The action is set in Benares. The owner of a statuette of Ganesh (the elephant god) is mystified when he receives an offer to purchase the figurine for a price exceeding what would seem to be its reasonable value on the art market. Why should the object be so desirable? Soon afterwards the statuette is stolen, but the detective Feluda — with his indispensible companion Tapesh at his side, and with the help of a writer, an author of novels for children — attempts to unravel the mystery. A reading of Tintin in the Congo, among other things, turns out to be a great help to them. –Satyajit Ray Film and Study Center
Satyajit Ray is one of cinema’s truest Renaissance men. In addition to his films, he is a reputed writer of short stories, a music composer (scores for his own films and other film-makers, notably Merchant-Ivory’s Shakespeare Wallah) and a painter and graphic designer of considerable skill. Appropriately enough, Ray derived from a background of great culture, the son of poet Sukumar Ray who died when he was three years old. His interest in fine arts, literature and painting led him to reside at Rabindranath Tagore’s Santiniketan (an intellectual retreat for artists and thinkers) for a significant period of time. Ray’s true love however was the cinema. The cinema of 30s Hollywood, which included Fred Astaire musicals and comedies by Ernst Lubitsch; Russian films he devoured in repeated viewings at the Calcutta Film Society (which he co-founded in 1947) and later the Italian neorealist films which he discovered in London.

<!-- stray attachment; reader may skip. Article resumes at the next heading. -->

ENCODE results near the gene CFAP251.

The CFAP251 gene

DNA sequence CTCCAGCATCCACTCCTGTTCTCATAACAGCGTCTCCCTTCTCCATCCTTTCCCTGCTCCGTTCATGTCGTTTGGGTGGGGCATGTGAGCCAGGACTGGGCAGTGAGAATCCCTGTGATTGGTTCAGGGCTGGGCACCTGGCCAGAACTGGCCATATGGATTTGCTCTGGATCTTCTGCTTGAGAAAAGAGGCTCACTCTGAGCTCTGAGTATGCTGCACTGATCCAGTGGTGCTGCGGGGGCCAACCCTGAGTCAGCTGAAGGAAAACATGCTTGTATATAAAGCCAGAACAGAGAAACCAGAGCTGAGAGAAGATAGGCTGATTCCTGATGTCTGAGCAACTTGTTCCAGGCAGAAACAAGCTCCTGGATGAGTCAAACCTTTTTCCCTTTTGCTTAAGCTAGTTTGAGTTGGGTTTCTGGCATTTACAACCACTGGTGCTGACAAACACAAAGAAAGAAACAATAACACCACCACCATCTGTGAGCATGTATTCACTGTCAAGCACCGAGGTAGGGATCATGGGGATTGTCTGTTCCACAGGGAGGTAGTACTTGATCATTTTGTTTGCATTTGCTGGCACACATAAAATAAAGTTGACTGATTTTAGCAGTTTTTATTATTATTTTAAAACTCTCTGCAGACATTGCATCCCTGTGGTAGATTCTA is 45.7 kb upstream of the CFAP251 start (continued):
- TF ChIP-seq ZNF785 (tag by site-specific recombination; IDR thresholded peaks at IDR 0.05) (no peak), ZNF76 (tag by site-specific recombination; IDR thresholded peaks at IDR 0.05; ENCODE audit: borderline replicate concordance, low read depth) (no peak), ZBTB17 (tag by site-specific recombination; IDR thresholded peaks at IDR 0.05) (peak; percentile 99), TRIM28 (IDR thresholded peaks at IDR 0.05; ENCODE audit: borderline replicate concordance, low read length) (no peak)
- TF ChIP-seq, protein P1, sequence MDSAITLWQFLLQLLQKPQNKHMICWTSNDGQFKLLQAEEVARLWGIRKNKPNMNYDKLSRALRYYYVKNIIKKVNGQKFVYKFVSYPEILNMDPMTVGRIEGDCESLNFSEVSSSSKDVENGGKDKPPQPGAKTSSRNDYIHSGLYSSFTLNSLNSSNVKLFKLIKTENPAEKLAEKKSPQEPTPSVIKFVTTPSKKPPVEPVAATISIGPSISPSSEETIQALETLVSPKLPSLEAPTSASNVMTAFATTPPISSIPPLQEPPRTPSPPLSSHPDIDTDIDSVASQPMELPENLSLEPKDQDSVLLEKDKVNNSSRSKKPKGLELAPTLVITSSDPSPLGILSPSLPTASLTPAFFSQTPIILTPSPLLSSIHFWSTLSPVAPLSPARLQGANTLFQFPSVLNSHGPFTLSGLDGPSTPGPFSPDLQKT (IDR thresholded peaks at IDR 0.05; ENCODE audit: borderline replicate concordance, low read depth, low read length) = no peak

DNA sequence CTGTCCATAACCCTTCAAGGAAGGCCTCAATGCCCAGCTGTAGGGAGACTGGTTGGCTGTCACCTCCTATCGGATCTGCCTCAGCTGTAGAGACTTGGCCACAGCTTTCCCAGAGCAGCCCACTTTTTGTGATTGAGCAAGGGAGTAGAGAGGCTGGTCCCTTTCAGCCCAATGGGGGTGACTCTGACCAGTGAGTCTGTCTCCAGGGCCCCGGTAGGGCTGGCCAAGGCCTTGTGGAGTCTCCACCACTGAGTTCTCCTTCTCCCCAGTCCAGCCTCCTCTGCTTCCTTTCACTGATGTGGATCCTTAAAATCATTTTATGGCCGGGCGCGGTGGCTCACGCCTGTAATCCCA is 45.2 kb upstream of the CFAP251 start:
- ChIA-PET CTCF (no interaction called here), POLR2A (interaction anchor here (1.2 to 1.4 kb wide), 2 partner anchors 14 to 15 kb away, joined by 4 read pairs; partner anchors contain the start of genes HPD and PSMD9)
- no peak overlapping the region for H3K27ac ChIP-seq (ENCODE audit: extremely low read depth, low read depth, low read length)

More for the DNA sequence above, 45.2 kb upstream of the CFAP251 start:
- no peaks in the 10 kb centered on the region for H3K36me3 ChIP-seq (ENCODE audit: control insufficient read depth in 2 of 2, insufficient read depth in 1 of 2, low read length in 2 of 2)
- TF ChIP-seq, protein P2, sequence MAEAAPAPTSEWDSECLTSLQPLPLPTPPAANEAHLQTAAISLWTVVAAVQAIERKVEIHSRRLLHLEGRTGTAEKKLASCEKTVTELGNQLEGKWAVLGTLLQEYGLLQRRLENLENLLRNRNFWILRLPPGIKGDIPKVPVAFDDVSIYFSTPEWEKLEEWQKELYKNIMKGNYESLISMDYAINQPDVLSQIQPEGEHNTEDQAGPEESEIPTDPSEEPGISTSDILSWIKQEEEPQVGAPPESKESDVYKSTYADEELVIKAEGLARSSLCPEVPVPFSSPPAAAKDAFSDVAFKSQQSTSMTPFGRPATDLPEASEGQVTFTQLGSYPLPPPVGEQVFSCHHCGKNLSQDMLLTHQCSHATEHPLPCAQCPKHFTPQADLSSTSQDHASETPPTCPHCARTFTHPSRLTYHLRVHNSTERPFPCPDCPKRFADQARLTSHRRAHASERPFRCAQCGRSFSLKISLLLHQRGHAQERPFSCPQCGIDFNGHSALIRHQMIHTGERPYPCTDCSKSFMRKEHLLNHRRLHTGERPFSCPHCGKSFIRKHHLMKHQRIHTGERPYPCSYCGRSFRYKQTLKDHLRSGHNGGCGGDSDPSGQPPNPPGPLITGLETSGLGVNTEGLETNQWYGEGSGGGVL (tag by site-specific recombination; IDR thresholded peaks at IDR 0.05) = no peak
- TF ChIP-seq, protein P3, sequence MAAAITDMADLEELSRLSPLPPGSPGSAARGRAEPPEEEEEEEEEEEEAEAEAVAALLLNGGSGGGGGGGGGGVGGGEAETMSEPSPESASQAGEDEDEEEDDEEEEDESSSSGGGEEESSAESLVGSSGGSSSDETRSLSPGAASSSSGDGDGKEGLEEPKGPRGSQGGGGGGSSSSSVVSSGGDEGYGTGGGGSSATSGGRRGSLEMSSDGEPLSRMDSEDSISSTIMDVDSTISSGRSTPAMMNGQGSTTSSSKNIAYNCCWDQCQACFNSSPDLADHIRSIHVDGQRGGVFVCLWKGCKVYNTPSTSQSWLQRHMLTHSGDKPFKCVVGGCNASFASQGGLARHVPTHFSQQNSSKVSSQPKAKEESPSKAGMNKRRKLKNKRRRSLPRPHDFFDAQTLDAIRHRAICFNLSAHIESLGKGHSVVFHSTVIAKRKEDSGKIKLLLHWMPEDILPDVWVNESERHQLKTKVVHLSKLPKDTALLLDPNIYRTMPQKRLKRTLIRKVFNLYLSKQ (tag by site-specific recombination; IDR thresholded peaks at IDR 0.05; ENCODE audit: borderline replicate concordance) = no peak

At the time of the Second World War, and the final period of… read more
It's a great thing to see one of the world's best directors move around different genres with the genius of a Howard Hawks, but with elements that could only be extracted from his own country. The Elephant God and The Golden Fortress are top class investigation films; this one more humorous and attractively shot around the beautiful architecture of Varanasi.